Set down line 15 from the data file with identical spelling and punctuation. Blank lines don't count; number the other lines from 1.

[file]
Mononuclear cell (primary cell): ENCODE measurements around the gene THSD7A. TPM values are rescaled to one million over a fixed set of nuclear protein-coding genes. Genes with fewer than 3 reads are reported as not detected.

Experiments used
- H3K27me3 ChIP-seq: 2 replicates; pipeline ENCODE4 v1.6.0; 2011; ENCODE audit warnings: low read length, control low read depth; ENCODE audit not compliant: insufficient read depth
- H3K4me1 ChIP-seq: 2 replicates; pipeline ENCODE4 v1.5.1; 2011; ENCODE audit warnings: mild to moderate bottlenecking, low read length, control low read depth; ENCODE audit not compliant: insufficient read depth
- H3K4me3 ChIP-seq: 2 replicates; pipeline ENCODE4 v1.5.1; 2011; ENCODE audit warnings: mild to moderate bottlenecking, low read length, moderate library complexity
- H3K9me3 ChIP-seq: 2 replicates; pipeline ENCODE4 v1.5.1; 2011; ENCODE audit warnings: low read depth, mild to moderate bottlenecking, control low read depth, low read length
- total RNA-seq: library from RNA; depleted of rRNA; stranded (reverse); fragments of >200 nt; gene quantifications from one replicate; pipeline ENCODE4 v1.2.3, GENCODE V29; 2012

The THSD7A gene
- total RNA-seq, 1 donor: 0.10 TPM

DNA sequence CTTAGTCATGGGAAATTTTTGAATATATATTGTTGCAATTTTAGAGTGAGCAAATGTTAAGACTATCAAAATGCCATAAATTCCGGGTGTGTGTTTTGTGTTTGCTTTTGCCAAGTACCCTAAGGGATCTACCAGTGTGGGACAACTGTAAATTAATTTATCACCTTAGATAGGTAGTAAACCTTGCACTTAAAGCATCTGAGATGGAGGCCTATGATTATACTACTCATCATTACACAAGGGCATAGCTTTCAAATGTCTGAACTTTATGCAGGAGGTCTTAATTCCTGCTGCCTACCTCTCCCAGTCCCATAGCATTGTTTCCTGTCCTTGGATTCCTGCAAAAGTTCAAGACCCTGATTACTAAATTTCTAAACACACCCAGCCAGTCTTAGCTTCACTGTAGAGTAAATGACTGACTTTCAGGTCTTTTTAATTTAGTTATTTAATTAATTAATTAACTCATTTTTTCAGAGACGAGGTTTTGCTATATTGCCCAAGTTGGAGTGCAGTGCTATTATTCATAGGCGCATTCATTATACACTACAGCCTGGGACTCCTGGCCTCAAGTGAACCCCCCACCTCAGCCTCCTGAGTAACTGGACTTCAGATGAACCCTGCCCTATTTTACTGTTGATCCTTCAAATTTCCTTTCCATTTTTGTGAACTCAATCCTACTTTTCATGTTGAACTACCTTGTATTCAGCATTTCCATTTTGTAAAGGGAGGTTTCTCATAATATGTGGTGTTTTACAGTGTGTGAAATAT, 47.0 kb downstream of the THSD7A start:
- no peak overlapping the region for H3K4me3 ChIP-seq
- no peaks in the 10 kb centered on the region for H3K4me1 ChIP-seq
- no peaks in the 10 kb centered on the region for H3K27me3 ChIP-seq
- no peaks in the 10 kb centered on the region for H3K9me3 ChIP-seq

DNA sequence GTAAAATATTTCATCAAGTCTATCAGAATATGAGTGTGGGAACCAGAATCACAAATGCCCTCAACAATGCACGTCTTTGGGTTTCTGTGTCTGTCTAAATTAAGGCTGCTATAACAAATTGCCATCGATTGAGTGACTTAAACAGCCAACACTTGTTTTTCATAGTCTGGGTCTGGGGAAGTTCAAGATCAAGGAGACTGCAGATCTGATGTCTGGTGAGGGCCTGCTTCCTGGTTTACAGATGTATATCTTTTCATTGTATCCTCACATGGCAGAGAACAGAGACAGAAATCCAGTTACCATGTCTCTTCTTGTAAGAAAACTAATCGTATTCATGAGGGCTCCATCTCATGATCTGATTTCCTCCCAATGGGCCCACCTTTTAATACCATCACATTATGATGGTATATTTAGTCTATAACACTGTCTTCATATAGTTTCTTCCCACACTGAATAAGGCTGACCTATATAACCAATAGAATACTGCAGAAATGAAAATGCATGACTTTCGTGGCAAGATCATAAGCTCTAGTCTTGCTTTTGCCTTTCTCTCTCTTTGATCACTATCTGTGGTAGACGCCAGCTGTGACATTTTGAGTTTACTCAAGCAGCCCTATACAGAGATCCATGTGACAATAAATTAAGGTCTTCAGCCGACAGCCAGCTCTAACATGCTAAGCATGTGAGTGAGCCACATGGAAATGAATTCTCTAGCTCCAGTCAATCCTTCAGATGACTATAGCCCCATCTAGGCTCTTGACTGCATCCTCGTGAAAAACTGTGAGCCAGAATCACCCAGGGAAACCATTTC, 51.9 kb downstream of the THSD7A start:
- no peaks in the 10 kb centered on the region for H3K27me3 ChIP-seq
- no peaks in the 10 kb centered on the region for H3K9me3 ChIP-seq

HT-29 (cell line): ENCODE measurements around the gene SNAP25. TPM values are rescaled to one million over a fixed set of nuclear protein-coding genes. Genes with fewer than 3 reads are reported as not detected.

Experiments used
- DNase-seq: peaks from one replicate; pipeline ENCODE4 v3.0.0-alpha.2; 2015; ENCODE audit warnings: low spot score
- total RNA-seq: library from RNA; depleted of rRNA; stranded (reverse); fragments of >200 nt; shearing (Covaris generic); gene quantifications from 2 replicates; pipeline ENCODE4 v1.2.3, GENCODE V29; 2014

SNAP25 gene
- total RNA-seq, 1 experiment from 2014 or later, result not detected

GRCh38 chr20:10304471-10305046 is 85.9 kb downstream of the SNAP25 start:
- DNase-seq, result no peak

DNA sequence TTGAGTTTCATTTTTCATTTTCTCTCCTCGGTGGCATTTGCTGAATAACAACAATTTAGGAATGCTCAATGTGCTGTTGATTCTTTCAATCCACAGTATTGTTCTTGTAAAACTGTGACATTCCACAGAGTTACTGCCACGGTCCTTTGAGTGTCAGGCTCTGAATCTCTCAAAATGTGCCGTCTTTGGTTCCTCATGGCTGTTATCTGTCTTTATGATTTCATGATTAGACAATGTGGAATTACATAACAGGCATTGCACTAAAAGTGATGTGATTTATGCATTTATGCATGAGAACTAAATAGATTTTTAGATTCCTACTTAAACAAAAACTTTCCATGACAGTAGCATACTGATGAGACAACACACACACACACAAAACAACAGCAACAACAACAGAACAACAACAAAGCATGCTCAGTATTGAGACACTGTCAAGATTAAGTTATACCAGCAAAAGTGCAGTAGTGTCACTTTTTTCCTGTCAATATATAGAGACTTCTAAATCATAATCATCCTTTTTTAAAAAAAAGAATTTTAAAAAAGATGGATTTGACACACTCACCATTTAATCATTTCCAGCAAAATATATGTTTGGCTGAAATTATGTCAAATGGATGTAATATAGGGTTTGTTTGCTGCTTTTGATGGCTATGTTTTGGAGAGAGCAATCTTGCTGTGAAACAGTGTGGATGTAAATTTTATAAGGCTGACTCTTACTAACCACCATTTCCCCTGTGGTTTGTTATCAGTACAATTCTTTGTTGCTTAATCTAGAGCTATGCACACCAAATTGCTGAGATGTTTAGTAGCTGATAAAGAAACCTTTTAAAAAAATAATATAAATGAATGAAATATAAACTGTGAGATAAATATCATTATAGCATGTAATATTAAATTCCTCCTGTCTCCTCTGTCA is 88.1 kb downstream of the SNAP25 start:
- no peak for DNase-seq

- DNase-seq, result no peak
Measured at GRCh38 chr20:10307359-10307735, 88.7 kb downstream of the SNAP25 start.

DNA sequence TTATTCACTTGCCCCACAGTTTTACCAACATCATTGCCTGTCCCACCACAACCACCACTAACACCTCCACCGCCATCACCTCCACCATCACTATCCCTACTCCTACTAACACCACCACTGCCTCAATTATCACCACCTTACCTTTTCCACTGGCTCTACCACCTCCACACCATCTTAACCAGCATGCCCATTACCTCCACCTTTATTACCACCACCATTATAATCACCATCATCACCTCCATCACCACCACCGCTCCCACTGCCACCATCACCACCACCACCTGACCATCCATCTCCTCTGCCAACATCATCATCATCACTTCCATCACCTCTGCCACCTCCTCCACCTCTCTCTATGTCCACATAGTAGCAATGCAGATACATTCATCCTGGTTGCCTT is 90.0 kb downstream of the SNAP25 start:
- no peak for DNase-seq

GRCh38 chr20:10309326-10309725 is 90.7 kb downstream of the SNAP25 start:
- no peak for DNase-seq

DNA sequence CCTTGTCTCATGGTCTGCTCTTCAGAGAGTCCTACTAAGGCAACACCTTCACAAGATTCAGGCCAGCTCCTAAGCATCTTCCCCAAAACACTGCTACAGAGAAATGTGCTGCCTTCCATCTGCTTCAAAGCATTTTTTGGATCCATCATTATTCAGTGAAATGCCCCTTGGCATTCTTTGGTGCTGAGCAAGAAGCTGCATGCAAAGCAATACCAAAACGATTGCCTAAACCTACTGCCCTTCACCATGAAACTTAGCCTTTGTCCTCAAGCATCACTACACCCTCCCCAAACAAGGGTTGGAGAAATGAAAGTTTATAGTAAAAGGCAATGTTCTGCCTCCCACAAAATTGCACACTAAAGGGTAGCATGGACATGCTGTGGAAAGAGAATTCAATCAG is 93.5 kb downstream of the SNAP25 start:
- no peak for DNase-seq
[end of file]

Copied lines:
DNA sequence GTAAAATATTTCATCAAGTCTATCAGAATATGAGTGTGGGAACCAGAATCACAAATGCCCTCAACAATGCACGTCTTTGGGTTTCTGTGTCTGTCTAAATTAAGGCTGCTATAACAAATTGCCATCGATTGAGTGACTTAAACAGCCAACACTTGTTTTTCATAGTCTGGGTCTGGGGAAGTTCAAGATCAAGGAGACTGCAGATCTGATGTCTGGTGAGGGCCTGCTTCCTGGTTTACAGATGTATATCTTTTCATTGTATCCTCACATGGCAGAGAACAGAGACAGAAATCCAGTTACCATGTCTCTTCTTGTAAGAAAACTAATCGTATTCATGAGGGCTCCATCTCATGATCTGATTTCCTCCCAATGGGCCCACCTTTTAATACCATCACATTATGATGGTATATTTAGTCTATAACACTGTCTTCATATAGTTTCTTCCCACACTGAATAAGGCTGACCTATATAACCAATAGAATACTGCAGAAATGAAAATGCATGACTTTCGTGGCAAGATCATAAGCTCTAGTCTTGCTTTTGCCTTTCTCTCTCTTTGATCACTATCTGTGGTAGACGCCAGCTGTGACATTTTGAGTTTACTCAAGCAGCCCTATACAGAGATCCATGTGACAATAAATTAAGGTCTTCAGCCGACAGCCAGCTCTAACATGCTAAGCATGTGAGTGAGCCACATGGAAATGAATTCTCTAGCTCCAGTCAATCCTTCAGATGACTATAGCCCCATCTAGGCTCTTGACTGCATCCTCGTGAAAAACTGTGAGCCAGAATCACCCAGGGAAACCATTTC, 51.9 kb downstream of the THSD7A start: